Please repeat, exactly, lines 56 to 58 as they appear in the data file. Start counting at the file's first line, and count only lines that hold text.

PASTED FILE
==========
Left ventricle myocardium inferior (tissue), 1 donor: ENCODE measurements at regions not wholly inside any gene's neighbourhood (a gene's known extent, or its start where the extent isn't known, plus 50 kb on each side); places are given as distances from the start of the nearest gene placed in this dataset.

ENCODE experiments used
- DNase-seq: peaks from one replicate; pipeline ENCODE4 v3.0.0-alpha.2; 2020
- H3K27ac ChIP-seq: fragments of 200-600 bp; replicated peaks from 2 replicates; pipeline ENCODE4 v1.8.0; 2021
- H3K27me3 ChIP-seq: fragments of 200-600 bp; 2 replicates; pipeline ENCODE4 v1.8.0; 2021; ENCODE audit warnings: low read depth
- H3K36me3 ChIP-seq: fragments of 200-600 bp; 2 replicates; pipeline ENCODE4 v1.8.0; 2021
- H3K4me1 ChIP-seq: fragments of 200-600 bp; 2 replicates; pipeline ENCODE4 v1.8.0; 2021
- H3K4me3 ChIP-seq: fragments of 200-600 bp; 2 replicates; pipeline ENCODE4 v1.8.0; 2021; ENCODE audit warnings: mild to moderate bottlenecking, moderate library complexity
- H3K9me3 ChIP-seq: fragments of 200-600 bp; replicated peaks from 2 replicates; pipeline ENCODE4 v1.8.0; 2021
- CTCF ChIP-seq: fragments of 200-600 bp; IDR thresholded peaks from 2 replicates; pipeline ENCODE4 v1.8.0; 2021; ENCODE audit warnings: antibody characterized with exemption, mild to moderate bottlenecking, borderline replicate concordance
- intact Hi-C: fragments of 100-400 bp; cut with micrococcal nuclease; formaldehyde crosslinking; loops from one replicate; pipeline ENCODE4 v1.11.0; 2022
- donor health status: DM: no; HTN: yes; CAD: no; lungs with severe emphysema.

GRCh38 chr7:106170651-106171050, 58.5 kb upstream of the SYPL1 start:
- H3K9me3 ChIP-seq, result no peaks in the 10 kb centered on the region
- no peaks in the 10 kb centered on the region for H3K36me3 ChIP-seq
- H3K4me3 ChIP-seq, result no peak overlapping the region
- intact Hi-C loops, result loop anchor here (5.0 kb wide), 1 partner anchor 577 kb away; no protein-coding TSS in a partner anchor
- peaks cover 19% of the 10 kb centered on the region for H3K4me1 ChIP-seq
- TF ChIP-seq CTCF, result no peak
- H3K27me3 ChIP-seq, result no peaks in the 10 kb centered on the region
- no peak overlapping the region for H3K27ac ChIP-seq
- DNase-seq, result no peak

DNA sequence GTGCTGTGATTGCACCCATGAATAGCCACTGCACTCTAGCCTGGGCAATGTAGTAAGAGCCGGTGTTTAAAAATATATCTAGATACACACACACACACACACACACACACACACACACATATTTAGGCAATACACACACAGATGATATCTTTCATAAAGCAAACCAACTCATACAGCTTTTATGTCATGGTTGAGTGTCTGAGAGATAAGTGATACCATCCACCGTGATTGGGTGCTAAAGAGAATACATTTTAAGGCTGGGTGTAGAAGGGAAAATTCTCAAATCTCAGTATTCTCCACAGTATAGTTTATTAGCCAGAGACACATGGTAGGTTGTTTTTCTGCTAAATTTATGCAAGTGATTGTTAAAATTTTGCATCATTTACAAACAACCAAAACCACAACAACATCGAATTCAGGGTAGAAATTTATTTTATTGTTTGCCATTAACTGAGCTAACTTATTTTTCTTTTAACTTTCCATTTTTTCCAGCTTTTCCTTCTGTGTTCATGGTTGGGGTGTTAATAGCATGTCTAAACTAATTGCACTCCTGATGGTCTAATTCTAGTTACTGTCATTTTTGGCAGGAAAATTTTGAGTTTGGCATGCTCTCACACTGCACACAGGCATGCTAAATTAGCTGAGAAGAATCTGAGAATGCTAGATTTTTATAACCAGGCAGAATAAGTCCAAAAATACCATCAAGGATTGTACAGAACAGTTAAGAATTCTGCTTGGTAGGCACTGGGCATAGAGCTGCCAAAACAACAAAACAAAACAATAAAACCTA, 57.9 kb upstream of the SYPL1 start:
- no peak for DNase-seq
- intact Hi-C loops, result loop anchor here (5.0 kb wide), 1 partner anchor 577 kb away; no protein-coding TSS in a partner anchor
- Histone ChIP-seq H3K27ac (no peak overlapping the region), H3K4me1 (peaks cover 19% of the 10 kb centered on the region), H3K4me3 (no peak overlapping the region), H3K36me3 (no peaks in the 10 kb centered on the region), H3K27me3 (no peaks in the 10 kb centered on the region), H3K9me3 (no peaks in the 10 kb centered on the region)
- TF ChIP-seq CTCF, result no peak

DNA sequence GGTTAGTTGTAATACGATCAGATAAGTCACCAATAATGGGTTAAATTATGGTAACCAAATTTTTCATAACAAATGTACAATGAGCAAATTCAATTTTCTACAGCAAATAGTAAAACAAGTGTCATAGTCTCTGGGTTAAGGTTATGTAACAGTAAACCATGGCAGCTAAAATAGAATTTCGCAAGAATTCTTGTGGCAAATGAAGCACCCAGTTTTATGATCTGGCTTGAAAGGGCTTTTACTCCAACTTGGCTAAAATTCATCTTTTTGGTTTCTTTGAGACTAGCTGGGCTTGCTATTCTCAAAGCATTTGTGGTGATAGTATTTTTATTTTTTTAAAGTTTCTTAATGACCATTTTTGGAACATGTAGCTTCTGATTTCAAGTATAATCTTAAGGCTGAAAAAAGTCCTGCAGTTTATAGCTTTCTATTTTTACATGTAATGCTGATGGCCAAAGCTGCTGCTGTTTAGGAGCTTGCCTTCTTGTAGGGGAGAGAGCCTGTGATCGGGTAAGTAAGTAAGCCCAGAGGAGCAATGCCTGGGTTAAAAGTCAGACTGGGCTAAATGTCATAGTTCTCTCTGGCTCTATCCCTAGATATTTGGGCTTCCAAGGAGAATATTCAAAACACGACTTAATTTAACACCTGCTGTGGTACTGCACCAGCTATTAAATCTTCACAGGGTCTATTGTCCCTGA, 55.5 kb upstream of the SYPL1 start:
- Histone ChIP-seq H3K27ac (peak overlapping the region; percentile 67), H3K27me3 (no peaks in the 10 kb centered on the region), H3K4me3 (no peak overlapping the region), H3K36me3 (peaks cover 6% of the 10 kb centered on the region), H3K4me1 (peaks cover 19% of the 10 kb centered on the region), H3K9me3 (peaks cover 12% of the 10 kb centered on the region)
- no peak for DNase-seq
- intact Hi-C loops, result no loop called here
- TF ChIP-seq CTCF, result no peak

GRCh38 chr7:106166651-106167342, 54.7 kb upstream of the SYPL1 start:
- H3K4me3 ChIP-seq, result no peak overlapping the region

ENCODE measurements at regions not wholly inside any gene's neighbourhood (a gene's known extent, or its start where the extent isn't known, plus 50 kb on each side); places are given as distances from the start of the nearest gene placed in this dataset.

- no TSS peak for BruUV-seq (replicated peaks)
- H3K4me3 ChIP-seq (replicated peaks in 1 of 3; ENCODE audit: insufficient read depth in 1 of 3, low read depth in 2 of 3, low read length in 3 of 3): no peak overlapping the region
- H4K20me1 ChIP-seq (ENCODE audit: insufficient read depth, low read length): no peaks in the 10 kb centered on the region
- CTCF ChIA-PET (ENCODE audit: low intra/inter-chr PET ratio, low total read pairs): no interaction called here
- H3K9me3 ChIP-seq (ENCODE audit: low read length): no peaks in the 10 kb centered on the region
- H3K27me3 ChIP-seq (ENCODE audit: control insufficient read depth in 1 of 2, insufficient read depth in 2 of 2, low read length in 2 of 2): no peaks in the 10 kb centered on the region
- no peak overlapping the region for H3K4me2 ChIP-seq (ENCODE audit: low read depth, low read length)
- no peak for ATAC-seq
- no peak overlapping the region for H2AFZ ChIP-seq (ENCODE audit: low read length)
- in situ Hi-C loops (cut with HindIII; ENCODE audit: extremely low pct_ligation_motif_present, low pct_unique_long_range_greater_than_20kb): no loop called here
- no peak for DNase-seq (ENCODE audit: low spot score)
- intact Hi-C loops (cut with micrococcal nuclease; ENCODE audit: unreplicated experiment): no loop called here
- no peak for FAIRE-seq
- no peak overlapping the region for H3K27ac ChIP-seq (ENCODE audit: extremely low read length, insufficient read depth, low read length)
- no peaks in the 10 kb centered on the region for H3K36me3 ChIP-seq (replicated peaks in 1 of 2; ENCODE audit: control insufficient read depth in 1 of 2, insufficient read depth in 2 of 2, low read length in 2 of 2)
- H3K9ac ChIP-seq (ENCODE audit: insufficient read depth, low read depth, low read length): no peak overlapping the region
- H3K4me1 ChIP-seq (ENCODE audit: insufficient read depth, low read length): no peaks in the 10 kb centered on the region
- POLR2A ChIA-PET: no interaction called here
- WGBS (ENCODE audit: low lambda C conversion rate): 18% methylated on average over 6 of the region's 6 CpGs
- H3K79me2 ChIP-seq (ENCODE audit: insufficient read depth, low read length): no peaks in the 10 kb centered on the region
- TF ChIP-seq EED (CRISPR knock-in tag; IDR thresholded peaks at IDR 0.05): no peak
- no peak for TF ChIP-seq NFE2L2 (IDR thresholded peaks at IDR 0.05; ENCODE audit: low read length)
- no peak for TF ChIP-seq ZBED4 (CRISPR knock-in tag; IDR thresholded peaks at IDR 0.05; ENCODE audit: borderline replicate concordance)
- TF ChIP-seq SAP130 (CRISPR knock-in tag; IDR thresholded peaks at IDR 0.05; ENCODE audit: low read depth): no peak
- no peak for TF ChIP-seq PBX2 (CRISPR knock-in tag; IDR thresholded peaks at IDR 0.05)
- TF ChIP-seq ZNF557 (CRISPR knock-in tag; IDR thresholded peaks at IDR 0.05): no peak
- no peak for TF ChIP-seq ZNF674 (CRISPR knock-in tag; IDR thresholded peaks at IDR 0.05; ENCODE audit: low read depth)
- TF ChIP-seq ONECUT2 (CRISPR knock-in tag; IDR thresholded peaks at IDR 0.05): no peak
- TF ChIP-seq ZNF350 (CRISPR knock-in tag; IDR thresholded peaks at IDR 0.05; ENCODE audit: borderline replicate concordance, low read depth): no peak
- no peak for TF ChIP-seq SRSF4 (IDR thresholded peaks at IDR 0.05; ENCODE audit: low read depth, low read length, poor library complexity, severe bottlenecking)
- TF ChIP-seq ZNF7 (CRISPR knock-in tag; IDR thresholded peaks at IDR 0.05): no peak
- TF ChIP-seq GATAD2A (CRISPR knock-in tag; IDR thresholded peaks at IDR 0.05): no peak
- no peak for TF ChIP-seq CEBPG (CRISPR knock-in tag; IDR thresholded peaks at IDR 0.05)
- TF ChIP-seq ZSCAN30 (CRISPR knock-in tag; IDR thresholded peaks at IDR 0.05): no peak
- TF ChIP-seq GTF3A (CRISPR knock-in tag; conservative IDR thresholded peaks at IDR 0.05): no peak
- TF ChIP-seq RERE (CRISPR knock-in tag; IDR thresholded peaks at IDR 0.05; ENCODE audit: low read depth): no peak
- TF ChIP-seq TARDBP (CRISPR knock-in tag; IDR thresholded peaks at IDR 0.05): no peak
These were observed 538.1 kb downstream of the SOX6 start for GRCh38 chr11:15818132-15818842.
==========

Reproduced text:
- TF ChIP-seq EED (CRISPR knock-in tag; IDR thresholded peaks at IDR 0.05): no peak
- no peak for TF ChIP-seq NFE2L2 (IDR thresholded peaks at IDR 0.05; ENCODE audit: low read length)
- no peak for TF ChIP-seq ZBED4 (CRISPR knock-in tag; IDR thresholded peaks at IDR 0.05; ENCODE audit: borderline replicate concordance)